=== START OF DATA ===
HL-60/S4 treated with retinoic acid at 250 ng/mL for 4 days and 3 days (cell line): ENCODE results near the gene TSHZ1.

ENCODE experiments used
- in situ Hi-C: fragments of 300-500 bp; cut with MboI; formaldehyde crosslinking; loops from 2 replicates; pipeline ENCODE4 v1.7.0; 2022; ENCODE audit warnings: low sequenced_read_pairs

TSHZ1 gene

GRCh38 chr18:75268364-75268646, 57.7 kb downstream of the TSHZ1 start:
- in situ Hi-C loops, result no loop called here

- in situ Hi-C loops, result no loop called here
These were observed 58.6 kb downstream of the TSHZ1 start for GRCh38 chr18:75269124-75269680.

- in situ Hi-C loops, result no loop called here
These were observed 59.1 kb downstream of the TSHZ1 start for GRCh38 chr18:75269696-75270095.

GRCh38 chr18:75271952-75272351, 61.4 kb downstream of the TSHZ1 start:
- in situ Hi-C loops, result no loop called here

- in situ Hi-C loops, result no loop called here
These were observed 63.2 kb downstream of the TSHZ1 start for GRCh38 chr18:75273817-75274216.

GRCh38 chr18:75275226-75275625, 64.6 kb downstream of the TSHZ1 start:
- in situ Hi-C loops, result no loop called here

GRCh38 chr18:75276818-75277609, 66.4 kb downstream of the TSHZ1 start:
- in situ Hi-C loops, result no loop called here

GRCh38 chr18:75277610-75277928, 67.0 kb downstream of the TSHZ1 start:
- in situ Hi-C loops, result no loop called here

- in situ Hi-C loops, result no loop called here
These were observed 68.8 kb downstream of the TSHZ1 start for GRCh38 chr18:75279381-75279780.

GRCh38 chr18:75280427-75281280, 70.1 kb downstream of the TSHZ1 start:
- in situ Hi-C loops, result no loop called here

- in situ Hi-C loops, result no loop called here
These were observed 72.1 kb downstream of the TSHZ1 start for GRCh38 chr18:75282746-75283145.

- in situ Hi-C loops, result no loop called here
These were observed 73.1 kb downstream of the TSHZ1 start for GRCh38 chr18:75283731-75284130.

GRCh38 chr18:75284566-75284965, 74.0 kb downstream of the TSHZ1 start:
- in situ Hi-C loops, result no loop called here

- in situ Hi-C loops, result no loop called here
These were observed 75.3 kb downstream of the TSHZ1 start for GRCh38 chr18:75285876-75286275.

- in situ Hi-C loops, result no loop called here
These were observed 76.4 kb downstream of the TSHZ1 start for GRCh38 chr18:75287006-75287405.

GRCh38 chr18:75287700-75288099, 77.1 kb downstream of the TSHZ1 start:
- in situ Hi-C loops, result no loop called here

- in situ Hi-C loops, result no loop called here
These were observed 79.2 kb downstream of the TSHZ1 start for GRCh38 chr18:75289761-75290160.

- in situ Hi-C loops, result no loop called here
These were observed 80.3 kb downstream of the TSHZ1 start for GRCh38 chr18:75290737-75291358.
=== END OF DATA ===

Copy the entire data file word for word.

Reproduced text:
HL-60/S4 treated with retinoic acid at 250 ng/mL for 4 days and 3 days (cell line): ENCODE results near the gene TSHZ1.

ENCODE experiments used
- in situ Hi-C: fragments of 300-500 bp; cut with MboI; formaldehyde crosslinking; loops from 2 replicates; pipeline ENCODE4 v1.7.0; 2022; ENCODE audit warnings: low sequenced_read_pairs

TSHZ1 gene

GRCh38 chr18:75268364-75268646, 57.7 kb downstream of the TSHZ1 start:
- in situ Hi-C loops, result no loop called here

- in situ Hi-C loops, result no loop called here
These were observed 58.6 kb downstream of the TSHZ1 start for GRCh38 chr18:75269124-75269680.

- in situ Hi-C loops, result no loop called here
These were observed 59.1 kb downstream of the TSHZ1 start for GRCh38 chr18:75269696-75270095.

GRCh38 chr18:75271952-75272351, 61.4 kb downstream of the TSHZ1 start:
- in situ Hi-C loops, result no loop called here

- in situ Hi-C loops, result no loop called here
These were observed 63.2 kb downstream of the TSHZ1 start for GRCh38 chr18:75273817-75274216.

GRCh38 chr18:75275226-75275625, 64.6 kb downstream of the TSHZ1 start:
- in situ Hi-C loops, result no loop called here

GRCh38 chr18:75276818-75277609, 66.4 kb downstream of the TSHZ1 start:
- in situ Hi-C loops, result no loop called here

GRCh38 chr18:75277610-75277928, 67.0 kb downstream of the TSHZ1 start:
- in situ Hi-C loops, result no loop called here

- in situ Hi-C loops, result no loop called here
These were observed 68.8 kb downstream of the TSHZ1 start for GRCh38 chr18:75279381-75279780.

GRCh38 chr18:75280427-75281280, 70.1 kb downstream of the TSHZ1 start:
- in situ Hi-C loops, result no loop called here

- in situ Hi-C loops, result no loop called here
These were observed 72.1 kb downstream of the TSHZ1 start for GRCh38 chr18:75282746-75283145.

- in situ Hi-C loops, result no loop called here
These were observed 73.1 kb downstream of the TSHZ1 start for GRCh38 chr18:75283731-75284130.

GRCh38 chr18:75284566-75284965, 74.0 kb downstream of the TSHZ1 start:
- in situ Hi-C loops, result no loop called here

- in situ Hi-C loops, result no loop called here
These were observed 75.3 kb downstream of the TSHZ1 start for GRCh38 chr18:75285876-75286275.

- in situ Hi-C loops, result no loop called here
These were observed 76.4 kb downstream of the TSHZ1 start for GRCh38 chr18:75287006-75287405.

GRCh38 chr18:75287700-75288099, 77.1 kb downstream of the TSHZ1 start:
- in situ Hi-C loops, result no loop called here

- in situ Hi-C loops, result no loop called here
These were observed 79.2 kb downstream of the TSHZ1 start for GRCh38 chr18:75289761-75290160.

- in situ Hi-C loops, result no loop called here
These were observed 80.3 kb downstream of the TSHZ1 start for GRCh38 chr18:75290737-75291358.